After months of speculation, Chicago Democrat Chris Kennedy officially announced his candidacy in the 2018 governor’s race Wednesday.
“I moved to Illinois thirty years ago with an enthusiasm for business and a commitment to serve,” Kennedy said in a statement. “Today, I am announcing my run for Governor because I love Illinois, but we have never been in worse shape. We need incremental improvement — we need fundamental change in state government.”
“By working together to achieve results for Illinois families, I believe we can restore the American Dream in our state within a generation,” he added.
Kennedy, the son of the late Bobby Kennedy, has become increasingly visible over the past year, meeting with labor and party leaders in Illinois. In July, he spoke at the Democratic National Convention, slamming Gov. Bruce Rauner in front of the Illinois delegation.
As expected, Kennedy became the second high-profile Democrat to challenge Rauner in the 2018 governor’s race after Ald. Ameya Pawar announced his candidacy last month. In his announcement Wednesday, Kennedy stressed solidarity and touted his business acumen.
“It’s time for Illinois to again embrace the American Dream — the notion that we are a country and a state where anyone can make it and where unlimited opportunity is the promise of our country,” Kennedy said.
“Every job I’ve had, every organization I’ve been a part of, has relied on teams working together and shared leadership, which resulted in shared success,” he added. “I’ve straddled the worlds of business politics, and social justice. I know how an economy is meant to function, not just for the rich, but for all members of all communities. Together, we can fix the mess and restore the promise of our state.”
The Democrat, who previously managed Chicago’s Merchandise Mart and now heads a hunger-relief nonprofit alongside his wife, reportedly aims to partially self-fund his campaign.
Rauner used Kennedy’s announcement as an opportunity to fundraise for his own campaign Wednesday.
“We’re here to tell you that Illinois deserves better," the governor's campaign said. “Why? Because Chris Kennedy is a pawn of Mike Madigan. Kennedy secretly met with Mike Madigan to get his seal of approval before announcing his candidacy. And now he wants to do Madigan’s bidding.”
During the DNC, Kennedy met with House Speaker Michael Madigan to discuss his prospective bid. Madigan, who serves as the chairman of the Democratic Party of Illinois, said Kennedy would make an “excellent candidate” for governor.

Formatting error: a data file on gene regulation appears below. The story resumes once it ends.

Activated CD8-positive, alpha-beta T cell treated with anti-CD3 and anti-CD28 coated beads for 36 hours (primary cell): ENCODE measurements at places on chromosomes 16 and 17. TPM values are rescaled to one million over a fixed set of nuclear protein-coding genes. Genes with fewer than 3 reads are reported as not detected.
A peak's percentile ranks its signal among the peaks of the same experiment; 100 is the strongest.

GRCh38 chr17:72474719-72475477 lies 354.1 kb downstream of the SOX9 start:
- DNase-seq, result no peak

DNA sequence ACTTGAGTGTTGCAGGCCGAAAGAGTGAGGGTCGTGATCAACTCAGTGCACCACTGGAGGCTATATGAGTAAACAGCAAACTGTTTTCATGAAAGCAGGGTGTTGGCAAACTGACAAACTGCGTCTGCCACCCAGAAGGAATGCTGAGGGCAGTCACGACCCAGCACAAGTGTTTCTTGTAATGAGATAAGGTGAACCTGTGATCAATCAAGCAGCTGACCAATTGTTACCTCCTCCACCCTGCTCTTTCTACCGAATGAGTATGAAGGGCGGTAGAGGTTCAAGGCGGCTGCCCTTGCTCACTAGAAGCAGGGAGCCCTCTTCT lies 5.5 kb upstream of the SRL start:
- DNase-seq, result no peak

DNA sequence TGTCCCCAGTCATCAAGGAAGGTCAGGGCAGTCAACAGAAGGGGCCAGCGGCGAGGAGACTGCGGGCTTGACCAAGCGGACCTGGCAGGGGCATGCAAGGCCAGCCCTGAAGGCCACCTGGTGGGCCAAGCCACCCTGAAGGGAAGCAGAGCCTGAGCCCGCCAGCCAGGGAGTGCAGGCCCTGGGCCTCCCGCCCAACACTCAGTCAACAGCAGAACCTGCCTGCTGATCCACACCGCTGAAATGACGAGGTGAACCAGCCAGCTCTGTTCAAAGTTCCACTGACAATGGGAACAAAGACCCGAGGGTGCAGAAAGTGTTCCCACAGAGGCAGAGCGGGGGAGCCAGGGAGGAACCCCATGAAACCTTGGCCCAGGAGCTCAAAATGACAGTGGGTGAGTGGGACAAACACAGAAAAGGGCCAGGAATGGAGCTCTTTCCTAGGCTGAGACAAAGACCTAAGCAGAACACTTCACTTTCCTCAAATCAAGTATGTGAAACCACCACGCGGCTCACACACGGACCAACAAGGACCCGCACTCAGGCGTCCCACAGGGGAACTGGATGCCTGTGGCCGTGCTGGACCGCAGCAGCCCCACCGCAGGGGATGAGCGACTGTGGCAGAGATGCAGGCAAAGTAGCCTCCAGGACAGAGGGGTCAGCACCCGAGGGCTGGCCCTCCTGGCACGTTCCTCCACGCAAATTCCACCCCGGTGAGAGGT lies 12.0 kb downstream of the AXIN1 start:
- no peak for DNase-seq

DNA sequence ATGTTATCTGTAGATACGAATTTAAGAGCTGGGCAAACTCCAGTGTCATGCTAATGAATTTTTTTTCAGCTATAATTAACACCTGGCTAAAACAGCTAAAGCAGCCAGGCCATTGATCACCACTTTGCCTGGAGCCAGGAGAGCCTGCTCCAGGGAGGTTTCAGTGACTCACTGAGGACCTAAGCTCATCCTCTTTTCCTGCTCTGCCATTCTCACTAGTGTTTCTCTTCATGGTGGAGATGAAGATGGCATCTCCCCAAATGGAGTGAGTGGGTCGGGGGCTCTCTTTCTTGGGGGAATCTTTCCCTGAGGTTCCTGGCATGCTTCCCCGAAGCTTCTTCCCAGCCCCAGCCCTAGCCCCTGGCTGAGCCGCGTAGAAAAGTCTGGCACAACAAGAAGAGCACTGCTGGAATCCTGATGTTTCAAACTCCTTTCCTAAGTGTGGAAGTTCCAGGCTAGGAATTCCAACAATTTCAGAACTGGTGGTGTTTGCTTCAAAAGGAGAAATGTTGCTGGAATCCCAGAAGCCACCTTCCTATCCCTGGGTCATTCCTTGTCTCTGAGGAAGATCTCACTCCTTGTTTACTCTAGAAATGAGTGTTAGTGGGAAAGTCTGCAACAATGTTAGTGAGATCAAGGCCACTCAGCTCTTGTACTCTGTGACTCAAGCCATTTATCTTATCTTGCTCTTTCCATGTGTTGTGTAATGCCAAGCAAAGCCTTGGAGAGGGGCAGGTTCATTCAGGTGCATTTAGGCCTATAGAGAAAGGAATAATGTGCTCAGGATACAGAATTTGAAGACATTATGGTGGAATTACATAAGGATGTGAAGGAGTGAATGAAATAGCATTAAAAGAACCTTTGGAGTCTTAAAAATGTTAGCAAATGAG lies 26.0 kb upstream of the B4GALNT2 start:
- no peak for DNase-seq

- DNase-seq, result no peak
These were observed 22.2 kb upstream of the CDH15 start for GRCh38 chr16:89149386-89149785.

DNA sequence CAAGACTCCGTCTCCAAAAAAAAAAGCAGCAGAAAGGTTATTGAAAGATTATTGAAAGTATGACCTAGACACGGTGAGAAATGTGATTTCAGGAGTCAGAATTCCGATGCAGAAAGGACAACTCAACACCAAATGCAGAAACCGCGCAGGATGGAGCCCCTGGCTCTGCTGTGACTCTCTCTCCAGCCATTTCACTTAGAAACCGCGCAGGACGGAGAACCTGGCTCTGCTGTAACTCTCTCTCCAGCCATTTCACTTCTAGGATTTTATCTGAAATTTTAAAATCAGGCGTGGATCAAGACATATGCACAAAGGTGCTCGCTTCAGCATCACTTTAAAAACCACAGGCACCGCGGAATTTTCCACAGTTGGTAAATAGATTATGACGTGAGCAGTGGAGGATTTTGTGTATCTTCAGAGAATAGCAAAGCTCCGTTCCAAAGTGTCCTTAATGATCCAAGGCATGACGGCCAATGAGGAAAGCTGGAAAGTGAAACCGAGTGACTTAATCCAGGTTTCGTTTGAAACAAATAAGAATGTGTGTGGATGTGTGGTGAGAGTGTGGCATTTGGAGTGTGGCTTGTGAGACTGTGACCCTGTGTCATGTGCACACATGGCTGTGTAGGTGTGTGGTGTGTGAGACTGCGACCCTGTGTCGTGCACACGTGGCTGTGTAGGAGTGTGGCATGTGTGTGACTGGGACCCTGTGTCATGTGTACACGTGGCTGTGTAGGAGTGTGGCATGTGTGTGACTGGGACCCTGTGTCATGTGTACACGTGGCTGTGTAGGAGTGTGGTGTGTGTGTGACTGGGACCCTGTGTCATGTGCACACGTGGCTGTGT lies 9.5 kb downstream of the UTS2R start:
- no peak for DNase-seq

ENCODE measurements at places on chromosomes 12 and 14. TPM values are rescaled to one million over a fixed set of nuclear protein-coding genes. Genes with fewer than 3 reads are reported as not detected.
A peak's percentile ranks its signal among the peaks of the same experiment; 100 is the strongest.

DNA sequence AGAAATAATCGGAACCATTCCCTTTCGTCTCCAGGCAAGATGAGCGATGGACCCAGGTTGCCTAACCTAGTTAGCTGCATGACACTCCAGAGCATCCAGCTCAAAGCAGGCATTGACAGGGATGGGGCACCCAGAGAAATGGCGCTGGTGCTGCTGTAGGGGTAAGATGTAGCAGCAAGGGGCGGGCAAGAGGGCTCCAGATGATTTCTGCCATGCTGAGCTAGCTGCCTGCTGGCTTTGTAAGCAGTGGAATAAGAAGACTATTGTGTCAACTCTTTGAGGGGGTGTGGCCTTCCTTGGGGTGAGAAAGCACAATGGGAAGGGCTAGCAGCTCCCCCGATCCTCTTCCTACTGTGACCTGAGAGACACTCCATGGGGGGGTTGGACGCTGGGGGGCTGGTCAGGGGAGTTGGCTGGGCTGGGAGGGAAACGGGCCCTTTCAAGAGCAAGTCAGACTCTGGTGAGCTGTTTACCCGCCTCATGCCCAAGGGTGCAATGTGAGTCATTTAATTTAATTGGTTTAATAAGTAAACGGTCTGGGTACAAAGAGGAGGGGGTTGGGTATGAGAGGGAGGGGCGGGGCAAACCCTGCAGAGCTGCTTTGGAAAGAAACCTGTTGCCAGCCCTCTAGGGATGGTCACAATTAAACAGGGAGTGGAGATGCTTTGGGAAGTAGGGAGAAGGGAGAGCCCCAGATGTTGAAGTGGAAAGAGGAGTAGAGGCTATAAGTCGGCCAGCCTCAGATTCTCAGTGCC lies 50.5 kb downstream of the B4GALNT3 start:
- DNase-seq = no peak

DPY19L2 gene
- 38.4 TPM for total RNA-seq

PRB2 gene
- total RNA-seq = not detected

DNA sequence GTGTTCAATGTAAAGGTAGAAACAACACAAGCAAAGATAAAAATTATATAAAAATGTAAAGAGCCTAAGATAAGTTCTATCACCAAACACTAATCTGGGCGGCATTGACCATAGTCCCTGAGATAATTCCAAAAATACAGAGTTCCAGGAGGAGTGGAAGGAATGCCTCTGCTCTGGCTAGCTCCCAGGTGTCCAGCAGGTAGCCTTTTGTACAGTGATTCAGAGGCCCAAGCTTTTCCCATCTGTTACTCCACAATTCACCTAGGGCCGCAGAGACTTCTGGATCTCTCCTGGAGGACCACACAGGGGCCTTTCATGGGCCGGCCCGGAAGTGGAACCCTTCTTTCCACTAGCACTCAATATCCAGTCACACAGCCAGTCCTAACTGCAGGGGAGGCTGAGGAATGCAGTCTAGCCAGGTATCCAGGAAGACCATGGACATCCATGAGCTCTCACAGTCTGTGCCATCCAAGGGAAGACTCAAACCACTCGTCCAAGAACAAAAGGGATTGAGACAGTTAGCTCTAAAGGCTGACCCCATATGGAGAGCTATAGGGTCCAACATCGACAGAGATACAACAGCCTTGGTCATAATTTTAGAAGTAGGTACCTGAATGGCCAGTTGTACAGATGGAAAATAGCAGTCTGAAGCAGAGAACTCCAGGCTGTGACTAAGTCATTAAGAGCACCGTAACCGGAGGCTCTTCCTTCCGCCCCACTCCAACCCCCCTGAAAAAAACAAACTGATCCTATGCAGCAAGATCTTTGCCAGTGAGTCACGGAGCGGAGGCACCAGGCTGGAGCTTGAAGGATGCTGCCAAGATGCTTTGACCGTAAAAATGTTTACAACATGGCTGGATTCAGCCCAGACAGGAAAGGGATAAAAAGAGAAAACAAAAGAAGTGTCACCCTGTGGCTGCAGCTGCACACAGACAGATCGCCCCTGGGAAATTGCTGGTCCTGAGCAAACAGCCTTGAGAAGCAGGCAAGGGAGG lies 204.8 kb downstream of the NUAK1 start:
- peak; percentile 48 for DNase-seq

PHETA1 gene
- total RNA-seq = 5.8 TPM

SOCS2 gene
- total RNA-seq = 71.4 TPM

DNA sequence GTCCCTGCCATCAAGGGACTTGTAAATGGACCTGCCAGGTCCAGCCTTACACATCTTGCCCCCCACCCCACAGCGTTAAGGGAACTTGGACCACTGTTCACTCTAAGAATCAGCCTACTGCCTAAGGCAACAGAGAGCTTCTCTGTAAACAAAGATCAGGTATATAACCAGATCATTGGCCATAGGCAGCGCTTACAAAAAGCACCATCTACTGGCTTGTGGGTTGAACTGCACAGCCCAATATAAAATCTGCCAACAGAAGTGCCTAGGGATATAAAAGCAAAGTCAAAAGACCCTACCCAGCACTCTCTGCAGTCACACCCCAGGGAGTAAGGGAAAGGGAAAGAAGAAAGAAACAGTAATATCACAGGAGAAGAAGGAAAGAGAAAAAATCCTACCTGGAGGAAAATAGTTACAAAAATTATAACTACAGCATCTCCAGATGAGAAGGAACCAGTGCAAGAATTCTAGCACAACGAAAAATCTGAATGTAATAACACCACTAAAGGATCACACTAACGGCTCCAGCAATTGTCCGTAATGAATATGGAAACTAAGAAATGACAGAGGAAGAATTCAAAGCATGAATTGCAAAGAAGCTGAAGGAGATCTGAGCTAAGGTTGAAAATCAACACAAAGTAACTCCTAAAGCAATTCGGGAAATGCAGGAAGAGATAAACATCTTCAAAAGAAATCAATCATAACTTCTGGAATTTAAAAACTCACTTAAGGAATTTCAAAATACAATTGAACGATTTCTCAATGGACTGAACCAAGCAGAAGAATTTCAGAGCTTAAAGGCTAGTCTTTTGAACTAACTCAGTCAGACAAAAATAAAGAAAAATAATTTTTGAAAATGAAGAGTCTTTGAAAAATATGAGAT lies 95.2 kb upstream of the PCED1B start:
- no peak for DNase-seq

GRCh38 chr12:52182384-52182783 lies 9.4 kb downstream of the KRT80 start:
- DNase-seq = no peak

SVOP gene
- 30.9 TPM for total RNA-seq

The Illinois Republican Party also slammed Kennedy and Madigan Wednesday, launching a website to highlight their ties.
Rep. Cheri Bustos announced Tuesday that she has given herself a 30-day deadline to decide whether she will run in the race, according to the QC Times. Bustos is among a growing list of prospective candidates for the race.
Last month, the Illinois Democratic County Chairman’s Association announced the results of their first online gubernatorial straw poll.
The poll, which was conducted between Jan. 23 and Jan. 29 and received 5,352 responses, asked respondents to select their preferred Democratic candidate to run for governor in 2018.
State Sen. Daniel Biss received the most votes, with a quarter of respondents backing the Evanston mathematician. Pawar finished second, receiving 15 percent of the vote, while Kennedy pulled in 12 percent.
Additionally, Bustos received 11 percent of the vote, billionaire J.B. Pritzker scored 10 percent, state Sen. Andy Manar garnered 7 percent, Rep. Robin Kelly received 4 percent, state Sen. Kwame Raoul tallied 2 percent, and Chicago Treasurer Kurt Summers received 1 percent of the vote.
Missing from the list of prospective candidates was Illinois Attorney General Lisa Madigan, who chose not to be included, and former Gov. Pat Quinn, who wasn’t considered a new candidate by the IDCCA.
Nevertheless, Madigan grabbed 87 votes as a write-in option, while Quinn received 45 votes. Other write-in candidates included Sen. Dick Durbin, who received 41 votes, and State Treasurer Mike Frerichs, who received 24 votes. Alex Paterakis, a young political newcomer who already declared his candidacy for the race, also pulled in 39 votes.